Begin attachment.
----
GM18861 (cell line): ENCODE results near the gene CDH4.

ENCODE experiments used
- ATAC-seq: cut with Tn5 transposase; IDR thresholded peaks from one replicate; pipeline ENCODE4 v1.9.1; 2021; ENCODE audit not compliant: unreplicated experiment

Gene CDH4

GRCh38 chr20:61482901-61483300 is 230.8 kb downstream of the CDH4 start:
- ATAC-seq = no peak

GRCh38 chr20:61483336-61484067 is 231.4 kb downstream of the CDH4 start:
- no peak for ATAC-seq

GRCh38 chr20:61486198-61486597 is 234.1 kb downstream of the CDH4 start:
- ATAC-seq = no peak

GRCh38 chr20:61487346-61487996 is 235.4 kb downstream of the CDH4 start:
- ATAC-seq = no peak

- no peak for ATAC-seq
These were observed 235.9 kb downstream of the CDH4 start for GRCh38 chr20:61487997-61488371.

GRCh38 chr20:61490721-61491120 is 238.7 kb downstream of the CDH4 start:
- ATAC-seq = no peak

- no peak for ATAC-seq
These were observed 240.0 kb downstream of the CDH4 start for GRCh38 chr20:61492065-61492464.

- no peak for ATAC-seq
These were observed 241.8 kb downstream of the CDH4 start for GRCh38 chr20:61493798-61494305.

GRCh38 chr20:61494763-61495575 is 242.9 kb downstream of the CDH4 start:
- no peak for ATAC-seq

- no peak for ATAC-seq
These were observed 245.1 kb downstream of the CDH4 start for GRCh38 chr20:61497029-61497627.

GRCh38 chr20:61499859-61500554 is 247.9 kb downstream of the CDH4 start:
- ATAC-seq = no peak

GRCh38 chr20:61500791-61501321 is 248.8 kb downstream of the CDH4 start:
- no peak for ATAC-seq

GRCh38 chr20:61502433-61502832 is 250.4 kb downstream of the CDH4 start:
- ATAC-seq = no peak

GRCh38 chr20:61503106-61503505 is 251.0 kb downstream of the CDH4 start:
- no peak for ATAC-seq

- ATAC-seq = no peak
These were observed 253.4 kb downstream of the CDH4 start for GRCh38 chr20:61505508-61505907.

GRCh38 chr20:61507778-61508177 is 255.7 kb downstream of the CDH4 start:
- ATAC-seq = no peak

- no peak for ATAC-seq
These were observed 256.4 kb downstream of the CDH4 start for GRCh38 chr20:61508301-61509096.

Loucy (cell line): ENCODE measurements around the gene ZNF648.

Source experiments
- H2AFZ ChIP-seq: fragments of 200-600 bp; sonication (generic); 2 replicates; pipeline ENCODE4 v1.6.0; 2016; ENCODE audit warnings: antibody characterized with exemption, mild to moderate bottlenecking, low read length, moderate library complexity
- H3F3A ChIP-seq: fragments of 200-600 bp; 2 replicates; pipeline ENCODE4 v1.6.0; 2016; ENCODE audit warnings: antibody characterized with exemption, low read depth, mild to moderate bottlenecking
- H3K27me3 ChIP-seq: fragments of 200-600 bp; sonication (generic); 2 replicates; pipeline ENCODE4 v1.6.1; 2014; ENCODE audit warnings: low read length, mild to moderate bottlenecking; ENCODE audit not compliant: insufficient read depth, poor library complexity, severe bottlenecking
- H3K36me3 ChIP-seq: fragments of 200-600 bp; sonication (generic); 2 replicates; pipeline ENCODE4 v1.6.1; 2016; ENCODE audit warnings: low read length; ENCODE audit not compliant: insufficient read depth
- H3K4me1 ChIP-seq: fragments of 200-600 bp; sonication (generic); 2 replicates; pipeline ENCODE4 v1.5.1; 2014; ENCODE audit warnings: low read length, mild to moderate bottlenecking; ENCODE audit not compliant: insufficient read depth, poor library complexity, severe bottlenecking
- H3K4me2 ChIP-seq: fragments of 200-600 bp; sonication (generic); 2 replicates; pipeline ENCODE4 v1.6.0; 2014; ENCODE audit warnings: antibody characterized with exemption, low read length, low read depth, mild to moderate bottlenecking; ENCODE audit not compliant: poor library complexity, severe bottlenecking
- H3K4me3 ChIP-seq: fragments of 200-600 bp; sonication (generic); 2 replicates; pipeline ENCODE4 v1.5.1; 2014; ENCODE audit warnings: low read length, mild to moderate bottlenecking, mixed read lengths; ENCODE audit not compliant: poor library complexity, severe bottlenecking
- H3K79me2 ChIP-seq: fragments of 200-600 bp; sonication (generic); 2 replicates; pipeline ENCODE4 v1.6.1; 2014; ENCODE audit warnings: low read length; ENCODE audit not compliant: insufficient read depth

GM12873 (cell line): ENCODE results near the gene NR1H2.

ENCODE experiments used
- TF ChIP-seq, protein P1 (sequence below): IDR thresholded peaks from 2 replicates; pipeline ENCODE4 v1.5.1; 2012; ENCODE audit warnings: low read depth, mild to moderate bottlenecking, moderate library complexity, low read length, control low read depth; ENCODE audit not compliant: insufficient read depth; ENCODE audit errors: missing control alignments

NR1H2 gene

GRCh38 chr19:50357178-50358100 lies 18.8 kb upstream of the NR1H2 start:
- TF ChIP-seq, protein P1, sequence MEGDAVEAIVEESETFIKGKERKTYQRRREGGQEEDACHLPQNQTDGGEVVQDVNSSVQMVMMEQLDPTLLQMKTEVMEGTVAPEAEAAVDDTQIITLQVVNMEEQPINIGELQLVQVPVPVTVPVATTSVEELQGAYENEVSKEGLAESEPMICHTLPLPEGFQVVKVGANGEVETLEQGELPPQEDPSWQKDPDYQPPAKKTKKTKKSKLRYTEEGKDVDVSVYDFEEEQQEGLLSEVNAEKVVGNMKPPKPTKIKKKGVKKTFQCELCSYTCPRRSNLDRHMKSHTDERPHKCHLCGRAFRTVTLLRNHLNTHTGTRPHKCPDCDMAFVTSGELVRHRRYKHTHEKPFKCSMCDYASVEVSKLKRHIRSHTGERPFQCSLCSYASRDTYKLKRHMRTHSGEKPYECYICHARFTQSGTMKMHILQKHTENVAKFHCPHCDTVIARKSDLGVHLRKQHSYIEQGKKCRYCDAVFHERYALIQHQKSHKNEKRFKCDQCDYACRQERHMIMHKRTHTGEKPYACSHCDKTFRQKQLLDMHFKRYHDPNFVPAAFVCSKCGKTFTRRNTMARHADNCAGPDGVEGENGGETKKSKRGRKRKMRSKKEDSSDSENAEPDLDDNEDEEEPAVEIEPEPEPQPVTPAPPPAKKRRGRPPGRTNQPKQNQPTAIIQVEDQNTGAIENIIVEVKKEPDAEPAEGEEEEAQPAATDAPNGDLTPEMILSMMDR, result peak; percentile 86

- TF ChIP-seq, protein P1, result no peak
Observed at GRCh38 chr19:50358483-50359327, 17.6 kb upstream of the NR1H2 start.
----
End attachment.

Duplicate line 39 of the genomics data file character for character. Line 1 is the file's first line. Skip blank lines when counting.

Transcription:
Loucy (cell line): ENCODE measurements around the gene ZNF648.